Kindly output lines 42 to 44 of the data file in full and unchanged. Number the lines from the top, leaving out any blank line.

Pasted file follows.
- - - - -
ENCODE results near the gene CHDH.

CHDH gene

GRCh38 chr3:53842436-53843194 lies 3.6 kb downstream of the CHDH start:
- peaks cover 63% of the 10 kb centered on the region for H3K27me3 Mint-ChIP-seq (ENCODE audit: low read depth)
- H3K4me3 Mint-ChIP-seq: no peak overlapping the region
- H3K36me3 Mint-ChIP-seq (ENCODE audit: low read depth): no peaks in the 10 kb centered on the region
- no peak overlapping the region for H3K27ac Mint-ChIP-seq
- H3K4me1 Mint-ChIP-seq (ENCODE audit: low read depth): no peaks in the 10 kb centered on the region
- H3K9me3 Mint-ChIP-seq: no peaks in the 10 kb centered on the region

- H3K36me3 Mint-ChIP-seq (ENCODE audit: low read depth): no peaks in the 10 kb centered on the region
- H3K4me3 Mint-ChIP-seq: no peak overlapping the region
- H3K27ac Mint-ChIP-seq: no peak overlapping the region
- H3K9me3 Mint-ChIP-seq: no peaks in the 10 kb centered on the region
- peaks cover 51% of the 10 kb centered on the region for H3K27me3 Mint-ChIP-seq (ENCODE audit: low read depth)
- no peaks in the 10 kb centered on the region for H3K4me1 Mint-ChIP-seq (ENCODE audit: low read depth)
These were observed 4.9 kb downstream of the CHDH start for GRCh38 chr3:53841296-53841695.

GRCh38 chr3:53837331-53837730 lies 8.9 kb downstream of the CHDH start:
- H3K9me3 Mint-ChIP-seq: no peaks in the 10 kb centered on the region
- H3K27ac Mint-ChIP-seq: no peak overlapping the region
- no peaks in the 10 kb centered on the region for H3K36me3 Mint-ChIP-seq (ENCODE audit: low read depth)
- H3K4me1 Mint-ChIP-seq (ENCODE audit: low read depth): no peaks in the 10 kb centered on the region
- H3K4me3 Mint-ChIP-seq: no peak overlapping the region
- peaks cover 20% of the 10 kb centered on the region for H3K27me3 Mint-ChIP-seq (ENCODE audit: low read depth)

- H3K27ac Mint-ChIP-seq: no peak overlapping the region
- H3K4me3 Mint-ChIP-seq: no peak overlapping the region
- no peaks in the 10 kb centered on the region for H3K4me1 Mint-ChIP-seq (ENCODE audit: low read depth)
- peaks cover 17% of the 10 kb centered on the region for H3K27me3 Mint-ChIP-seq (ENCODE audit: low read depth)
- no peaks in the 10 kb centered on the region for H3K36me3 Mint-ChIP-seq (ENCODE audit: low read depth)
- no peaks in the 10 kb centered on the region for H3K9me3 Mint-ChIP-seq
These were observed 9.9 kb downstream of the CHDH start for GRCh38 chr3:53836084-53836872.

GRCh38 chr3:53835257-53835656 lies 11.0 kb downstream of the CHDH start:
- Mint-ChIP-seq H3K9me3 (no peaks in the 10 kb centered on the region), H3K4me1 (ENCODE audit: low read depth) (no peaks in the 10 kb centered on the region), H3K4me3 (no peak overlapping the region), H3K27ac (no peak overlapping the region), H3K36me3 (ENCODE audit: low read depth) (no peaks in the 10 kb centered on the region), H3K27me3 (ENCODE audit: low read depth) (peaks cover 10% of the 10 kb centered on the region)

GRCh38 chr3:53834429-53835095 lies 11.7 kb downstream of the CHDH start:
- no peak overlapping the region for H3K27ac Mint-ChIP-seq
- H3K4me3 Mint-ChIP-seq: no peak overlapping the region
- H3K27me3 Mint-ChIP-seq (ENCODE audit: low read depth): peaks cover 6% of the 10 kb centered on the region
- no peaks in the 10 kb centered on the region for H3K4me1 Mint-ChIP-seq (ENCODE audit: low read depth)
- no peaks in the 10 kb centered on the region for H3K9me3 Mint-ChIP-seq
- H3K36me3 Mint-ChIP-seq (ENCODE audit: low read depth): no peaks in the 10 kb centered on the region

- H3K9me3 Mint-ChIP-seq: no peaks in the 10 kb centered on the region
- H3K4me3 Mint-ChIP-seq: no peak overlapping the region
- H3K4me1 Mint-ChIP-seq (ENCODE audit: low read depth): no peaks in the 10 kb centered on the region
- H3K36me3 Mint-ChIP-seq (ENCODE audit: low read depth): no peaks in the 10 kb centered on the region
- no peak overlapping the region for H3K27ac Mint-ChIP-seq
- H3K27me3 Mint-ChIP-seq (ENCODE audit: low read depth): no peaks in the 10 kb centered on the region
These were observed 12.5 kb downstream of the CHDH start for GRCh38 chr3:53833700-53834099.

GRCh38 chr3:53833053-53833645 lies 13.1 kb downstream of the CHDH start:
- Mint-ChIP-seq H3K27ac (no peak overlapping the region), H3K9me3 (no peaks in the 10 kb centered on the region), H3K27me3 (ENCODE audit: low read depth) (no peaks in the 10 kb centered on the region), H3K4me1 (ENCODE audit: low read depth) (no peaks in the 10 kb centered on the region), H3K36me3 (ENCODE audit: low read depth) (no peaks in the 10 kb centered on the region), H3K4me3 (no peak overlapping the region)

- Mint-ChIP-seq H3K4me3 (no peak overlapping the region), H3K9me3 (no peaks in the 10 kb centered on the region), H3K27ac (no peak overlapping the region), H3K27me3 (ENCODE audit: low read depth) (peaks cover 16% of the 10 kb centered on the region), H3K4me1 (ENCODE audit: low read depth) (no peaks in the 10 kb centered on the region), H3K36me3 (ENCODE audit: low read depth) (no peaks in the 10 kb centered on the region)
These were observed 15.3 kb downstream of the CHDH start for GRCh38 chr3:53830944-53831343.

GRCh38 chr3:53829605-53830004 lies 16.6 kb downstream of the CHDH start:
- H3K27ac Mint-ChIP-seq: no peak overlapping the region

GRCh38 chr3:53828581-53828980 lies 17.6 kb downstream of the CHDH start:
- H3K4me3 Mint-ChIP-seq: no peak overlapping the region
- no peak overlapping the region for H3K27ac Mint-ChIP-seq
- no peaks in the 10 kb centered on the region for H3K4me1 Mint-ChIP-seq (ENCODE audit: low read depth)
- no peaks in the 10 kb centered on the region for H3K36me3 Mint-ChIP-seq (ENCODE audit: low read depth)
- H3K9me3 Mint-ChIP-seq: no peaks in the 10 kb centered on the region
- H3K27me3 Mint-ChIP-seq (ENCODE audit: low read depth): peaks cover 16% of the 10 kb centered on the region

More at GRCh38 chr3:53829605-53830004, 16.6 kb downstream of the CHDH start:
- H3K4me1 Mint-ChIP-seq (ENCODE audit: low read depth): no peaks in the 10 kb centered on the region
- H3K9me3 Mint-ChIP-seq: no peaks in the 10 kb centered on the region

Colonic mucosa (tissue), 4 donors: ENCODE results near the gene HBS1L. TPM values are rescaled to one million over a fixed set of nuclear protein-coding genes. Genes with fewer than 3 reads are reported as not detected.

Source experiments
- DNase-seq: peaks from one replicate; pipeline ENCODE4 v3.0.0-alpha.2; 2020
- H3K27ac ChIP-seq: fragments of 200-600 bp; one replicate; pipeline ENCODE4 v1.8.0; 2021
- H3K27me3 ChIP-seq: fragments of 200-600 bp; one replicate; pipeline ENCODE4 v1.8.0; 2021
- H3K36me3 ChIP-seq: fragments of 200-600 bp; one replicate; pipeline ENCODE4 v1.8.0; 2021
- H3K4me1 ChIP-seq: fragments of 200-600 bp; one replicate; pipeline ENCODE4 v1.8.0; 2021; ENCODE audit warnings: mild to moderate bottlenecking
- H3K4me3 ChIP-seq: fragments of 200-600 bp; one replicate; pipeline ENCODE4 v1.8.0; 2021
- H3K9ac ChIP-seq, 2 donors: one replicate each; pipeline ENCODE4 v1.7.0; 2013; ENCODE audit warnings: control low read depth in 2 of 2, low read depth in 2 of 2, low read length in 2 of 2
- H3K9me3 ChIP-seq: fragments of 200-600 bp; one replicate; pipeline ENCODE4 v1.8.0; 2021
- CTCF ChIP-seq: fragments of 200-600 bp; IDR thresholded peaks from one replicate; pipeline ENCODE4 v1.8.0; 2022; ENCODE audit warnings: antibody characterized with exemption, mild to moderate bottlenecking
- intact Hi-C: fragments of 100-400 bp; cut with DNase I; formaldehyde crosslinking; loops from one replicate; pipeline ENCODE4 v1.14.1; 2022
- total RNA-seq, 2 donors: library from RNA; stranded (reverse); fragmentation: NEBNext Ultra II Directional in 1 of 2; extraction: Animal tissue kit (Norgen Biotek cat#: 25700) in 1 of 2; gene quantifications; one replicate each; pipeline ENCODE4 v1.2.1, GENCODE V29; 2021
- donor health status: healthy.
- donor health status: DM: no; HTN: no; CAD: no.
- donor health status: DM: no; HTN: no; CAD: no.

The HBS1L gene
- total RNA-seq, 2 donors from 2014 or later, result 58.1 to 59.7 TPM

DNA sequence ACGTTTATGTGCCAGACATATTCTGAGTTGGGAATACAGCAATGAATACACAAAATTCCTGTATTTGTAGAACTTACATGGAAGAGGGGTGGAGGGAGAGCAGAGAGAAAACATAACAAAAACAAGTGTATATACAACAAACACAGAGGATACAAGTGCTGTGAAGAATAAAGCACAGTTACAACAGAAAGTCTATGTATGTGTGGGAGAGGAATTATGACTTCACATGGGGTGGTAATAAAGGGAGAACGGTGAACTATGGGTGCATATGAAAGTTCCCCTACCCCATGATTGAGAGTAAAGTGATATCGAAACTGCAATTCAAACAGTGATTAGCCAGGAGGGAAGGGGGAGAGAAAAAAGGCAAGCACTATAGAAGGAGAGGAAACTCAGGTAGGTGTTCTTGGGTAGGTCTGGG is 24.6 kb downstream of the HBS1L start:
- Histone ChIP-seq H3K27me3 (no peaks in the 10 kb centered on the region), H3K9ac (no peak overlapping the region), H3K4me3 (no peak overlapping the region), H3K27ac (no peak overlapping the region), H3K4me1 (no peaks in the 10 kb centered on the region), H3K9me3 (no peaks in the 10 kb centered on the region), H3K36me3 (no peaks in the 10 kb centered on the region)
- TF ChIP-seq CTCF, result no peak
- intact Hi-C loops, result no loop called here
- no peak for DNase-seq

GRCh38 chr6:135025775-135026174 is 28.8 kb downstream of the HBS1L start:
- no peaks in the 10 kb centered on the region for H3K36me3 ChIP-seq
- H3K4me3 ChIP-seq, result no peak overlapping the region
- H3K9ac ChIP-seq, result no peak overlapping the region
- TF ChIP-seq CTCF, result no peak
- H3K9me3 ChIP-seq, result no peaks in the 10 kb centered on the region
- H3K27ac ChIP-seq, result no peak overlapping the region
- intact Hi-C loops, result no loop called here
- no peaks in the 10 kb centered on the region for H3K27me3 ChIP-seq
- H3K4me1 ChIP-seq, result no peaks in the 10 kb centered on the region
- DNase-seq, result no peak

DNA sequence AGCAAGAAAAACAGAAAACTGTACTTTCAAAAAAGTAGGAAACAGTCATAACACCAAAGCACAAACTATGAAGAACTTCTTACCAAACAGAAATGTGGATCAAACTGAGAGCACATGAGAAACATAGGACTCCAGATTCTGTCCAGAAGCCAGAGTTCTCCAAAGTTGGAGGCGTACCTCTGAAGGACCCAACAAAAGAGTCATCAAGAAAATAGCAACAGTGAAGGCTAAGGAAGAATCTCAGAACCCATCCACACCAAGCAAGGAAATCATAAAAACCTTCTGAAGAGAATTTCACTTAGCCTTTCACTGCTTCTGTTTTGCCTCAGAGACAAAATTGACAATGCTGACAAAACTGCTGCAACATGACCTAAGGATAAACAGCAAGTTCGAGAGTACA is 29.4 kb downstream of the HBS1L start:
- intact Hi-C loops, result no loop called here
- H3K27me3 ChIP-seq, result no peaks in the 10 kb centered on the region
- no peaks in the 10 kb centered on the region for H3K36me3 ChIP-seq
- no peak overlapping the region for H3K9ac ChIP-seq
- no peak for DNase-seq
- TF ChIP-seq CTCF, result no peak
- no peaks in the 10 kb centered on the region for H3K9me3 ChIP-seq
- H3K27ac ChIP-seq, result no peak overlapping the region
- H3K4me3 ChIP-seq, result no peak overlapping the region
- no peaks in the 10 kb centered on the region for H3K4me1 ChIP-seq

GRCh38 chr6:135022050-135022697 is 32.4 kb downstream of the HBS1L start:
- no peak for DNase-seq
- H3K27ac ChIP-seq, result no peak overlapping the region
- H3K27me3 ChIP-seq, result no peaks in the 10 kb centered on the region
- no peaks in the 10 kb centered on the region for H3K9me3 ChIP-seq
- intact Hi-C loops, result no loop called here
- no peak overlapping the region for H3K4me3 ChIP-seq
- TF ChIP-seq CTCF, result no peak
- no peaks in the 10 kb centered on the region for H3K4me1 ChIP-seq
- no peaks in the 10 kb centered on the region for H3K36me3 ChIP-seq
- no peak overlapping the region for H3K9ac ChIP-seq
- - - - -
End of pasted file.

- H3K4me1 Mint-ChIP-seq (ENCODE audit: low read depth): no peaks in the 10 kb centered on the region
- H3K36me3 Mint-ChIP-seq (ENCODE audit: low read depth): no peaks in the 10 kb centered on the region
- no peak overlapping the region for H3K27ac Mint-ChIP-seq